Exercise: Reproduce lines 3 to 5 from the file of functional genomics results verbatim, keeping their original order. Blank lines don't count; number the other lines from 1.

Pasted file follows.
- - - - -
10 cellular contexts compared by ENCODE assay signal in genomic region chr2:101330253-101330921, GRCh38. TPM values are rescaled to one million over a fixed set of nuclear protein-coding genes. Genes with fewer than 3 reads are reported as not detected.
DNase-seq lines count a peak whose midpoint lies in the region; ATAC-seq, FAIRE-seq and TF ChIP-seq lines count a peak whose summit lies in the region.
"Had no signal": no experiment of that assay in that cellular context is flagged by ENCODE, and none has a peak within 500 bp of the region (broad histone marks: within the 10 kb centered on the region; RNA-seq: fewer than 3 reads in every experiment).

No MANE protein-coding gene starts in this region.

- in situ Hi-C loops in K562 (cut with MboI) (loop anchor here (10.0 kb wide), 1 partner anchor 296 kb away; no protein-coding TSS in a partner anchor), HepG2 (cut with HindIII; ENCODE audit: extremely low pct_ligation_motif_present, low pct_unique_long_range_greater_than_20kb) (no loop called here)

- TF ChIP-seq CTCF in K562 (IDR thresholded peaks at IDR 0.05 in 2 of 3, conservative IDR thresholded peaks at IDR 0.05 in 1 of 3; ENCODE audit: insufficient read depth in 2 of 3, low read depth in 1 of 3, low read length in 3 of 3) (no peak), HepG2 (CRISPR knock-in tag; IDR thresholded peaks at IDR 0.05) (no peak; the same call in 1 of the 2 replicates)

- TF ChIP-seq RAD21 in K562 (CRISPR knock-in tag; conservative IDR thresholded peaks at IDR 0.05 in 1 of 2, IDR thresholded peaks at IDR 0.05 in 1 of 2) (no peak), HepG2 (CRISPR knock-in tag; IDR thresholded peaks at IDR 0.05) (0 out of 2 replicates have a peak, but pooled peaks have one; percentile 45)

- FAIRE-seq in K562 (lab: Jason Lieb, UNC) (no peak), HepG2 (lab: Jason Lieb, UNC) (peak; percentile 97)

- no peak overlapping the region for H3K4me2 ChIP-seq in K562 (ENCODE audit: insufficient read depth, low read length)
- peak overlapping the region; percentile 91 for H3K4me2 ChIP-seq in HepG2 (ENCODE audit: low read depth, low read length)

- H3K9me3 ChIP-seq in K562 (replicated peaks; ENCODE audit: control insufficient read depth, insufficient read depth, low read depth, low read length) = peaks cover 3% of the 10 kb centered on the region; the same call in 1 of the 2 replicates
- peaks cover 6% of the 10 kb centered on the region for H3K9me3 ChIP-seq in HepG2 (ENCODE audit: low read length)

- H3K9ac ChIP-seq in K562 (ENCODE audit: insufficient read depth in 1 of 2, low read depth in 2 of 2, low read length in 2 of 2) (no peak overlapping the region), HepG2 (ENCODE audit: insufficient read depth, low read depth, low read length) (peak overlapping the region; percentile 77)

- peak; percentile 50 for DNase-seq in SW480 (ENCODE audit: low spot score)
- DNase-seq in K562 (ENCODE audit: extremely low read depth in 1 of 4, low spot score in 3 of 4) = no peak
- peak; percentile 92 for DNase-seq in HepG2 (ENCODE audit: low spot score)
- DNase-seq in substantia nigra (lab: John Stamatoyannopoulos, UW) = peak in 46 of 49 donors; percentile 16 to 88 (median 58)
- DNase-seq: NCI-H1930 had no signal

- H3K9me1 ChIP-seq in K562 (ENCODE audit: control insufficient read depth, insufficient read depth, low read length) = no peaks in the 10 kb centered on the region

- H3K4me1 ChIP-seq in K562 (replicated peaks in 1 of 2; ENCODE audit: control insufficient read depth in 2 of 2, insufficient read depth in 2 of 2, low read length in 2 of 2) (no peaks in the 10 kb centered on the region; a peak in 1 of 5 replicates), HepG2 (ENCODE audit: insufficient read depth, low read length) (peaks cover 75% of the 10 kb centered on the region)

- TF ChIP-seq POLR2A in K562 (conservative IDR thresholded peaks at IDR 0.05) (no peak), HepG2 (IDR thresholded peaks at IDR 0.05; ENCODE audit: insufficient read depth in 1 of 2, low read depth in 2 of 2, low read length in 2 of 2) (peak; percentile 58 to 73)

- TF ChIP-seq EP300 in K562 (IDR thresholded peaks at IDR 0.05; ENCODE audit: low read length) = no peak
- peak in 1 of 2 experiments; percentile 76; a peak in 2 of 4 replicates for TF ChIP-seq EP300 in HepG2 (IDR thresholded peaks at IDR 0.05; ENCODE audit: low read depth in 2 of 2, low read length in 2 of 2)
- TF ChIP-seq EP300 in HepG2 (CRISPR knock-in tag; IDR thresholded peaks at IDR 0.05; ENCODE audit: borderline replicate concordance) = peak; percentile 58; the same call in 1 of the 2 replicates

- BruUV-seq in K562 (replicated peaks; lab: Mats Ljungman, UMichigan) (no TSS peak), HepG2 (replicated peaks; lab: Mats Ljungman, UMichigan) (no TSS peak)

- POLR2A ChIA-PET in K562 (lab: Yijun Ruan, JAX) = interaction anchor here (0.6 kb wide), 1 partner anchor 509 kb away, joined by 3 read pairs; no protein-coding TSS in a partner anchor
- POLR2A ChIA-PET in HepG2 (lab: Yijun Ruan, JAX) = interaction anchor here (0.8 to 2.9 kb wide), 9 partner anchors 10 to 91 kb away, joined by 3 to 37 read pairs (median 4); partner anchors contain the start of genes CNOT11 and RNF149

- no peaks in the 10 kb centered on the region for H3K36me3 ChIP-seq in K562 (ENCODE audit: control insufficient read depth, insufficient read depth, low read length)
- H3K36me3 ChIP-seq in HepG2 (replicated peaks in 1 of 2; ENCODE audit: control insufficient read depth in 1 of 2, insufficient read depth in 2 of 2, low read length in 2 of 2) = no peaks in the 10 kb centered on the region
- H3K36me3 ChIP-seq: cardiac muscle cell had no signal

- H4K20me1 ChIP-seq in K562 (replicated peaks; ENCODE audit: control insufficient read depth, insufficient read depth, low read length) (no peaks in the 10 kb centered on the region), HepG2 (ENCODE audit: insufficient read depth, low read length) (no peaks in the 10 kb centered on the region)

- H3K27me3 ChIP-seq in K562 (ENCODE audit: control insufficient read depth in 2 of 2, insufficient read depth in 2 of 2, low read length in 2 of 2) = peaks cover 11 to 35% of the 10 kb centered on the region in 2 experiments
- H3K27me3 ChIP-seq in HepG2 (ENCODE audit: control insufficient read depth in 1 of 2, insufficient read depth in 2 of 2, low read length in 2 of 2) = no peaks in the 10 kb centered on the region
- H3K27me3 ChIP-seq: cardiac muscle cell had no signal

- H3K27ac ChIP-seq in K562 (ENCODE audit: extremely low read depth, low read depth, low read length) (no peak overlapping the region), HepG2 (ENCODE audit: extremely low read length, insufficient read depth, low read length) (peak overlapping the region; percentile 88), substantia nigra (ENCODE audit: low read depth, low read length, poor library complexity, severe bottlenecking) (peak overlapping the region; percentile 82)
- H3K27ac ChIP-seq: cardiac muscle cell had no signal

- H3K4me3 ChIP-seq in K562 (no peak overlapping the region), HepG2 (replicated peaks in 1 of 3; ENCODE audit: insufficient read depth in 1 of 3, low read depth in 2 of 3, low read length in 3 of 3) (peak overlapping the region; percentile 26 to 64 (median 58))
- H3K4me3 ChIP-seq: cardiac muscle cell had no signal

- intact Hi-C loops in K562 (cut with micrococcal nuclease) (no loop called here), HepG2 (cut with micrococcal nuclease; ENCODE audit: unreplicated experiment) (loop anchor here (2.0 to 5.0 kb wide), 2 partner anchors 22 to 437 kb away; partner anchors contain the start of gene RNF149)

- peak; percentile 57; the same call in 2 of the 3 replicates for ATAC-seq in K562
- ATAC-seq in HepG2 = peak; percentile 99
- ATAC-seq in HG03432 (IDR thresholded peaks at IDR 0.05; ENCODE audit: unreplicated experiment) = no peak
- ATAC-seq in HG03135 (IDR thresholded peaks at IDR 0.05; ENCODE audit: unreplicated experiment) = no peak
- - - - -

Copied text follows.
"Had no signal": no experiment of that assay in that cellular context is flagged by ENCODE, and none has a peak within 500 bp of the region (broad histone marks: within the 10 kb centered on the region; RNA-seq: fewer than 3 reads in every experiment).

No MANE protein-coding gene starts in this region.

- in situ Hi-C loops in K562 (cut with MboI) (loop anchor here (10.0 kb wide), 1 partner anchor 296 kb away; no protein-coding TSS in a partner anchor), HepG2 (cut with HindIII; ENCODE audit: extremely low pct_ligation_motif_present, low pct_unique_long_range_greater_than_20kb) (no loop called here)